China is positioning itself as a super power that will, in time, contest the unilateral power status of the United States. Such a posture has been extensively written about and speculated upon. The question that now arises is – How will China leverage this position if, as and when it attains the same. China’s growing belligerence in its immediate neighbourhood and beyond does not give an indication of it taking on the mantle with responsibility and maturity.
The latest spat between China and Japan over small, mostly uninhabited island strips has caused tension and concern in international circles. The real estate in question is known as Senkaku islands in Japan, Diaoyu in China and Tiaoyutai Islands in Taiwan. Historically, this group of islands has been controlled by Japan since 1895; it was as late as 1971 that China staked its claim on the islands, probably because of their economic potential being rich in oil, minerals and fishing potential. However, in 1972, China and Japan established diplomatic relations after an agreement to shelve the dispute for a settlement sometime in the future. It seems that now, in view of its burgeoning power, China feels confident enough to raise the issue once again
The recent spat escalated almost to the level of open war mongering; Japan activated its fighter aircraft after Chinese Marine Surveillance aircraft flew over the islands for the first time since 1958. The United States expressed concern over the development but left things at that in order to avoid escalation of tension. What is of strategic significance over here is that the islands are included within the US-Japan Security Treaty which implies that the US will have to come across in defense of the real estate should it come under threat. Thus, even if it wishes to stay out of the dispute the US cannot do so.
After having initiated the hostilities China embarked on a massive media campaign through the government’s captive media, to justify its action. Chinese newspapers denounced Japan as arrogant and put the blame for the tension squarely on the shoulders of the Japanese Prime Minister Shinzo Abe; Japan’s so called arrogance was further attributed to intensification of its military cooperation with the United States which, according to Chinese newspapers, has given to the country the motivation to adopt a right wing approach. Having laid the blame on Japan, Chinese newspapers openly declared the intention of the country to resort to war in case things do not go their way.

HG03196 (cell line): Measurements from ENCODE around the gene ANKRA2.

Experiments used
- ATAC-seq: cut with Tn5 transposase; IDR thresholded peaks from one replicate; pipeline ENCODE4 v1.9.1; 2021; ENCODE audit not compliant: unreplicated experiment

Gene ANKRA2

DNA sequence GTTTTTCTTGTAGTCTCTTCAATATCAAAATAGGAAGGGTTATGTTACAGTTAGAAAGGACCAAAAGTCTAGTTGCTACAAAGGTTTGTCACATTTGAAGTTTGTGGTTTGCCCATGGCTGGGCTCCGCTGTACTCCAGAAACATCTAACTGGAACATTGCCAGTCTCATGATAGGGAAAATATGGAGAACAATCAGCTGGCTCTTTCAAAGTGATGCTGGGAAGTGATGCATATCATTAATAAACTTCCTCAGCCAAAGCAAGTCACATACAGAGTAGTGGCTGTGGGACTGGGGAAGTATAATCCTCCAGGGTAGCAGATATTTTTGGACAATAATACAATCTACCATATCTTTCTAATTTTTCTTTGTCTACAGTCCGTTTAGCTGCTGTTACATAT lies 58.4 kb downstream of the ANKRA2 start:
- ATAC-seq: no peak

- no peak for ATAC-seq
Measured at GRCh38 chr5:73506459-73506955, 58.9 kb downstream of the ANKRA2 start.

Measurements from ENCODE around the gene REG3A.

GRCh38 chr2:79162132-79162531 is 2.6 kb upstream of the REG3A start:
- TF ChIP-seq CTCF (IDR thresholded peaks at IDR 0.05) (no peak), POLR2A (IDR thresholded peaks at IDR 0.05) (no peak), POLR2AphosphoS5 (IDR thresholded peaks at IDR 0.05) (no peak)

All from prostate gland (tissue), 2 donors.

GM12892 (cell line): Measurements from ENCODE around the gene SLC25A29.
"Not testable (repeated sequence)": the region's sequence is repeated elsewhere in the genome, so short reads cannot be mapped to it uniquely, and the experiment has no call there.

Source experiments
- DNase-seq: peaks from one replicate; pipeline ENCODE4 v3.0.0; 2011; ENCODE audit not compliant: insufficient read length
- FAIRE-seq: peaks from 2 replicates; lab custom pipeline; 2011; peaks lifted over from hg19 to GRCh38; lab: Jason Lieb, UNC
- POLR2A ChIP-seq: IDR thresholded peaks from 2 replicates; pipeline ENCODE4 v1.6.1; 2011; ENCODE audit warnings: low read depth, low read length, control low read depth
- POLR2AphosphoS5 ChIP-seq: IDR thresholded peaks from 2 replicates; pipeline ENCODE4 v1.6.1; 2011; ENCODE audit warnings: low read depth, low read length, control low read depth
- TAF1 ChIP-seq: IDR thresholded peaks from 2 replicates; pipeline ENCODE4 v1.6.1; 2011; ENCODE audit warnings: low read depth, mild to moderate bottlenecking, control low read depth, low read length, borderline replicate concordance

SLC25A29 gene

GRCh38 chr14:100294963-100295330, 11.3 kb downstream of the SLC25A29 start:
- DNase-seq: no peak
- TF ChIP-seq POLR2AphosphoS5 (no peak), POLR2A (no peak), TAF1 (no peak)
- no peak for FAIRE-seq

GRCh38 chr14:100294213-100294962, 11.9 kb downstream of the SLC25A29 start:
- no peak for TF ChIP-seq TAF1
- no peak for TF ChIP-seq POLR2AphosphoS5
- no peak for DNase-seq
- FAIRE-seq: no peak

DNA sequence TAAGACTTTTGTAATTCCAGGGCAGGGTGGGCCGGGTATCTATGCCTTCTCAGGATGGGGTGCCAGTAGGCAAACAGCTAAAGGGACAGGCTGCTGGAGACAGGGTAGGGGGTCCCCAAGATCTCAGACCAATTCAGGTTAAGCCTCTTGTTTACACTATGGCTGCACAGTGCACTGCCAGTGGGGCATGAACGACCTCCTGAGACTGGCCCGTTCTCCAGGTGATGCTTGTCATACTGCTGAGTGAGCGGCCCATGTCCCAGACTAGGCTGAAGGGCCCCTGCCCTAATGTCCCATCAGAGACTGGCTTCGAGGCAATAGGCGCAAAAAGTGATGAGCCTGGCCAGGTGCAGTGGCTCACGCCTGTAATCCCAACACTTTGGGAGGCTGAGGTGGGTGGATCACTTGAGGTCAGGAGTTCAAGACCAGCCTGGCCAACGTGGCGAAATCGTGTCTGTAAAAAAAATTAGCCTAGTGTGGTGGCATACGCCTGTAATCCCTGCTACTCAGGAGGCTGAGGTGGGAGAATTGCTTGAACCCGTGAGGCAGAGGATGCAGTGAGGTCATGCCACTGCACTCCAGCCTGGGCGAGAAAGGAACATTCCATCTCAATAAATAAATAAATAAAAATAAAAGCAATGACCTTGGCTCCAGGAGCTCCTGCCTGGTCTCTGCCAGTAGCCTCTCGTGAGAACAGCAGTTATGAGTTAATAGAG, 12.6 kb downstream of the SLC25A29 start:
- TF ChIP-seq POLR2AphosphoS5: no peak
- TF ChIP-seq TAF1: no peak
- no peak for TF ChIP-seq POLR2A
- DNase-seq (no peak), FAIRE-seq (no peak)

The Japanese response was more muted and diplomatic, while reiterating the need to enhance national capacity to protect its territory the Japanese media advocated proactive diplomacy to put bilateral relations with China back on track and use the disputed real estate for the benefit of both countries. Having said so, the Japanese Prime Minister is quietly visiting other countries in the South China Sea to get them on board towards challenging Chinas growing intransigence in the region.
An important aspect is China’s lack of capability to walk the talk so far as its sabre rattling is concerned. Undoubtedly, the country has spent and continues to spend excessively on modernisation of its forces but the fact remains that this is one army that has not seen active operations since the debacle against Vietnam in 1979. The military leadership is said to be highly politicised; senior ranks are attained, not on merit, but on contacts within the party. The “princeling” system, now well entrenched in the political hierarchy, is quite rampant in the army also. The generals lack experience in basic forms of warfare not to speak of the complicated tri-service environment or the strategic imperatives of a complex conflict over multiple fronts. In military operations technology plays a subservient role to the human resource, it is the man behind the machine and not the machine which counts. In China the man has not been put through the test of fire.
So far as India is concerned China has, for long, been playing a dangerous game of strategic envelop; its closeness to Pakistan, literal taking over of vast tracks of land in Gilgit-Baltistan and Shaksgam valley and presence in Pakistan Occupied Kashmir have raised the heckles of the Indian establishment time and again. China has also extended itself to countries like Myanmar, Nepal and Sri Lanka; it is always looking for ways and means to isolate India from its neighbours and institute a strategic take over in the region. This apart, growing Chinese obduracy with regard to the border dispute and open belligerence on the line of actual control are reasons to be very worried about.
India, therefore, needs to respond proactively to the escalation of tension in the extended neighbourhood of South East Asia. To this extent the summit held in New Delhi with ASEAN in November, 2012, with the intention of upgrading relations to a strategic partnership is a step in the right direction. Even the US is trying to enhance its ties with ASEAN to stoke its own economic growth and at the same time counter China’s expansionist designs. India is in a position to play a positive role but, most importantly, its response should not come across as toeing the US line.
The time to look at China closely has arrived; that the country cannot be taken lightly is well known but to attribute to it more than its capability would also be erroneous. The best option is to study each development and react in a manner that is pragmatic and in the interest of India, its neighbourhood, the entire South Asian region and of course the global community. India needs to leverage its position as a global and regional power in a sensitive and mature manner; ultimately in the wake of growing Chinese power it is values and righteousness which should emerge as guiding principles of India’s South Asian Policy.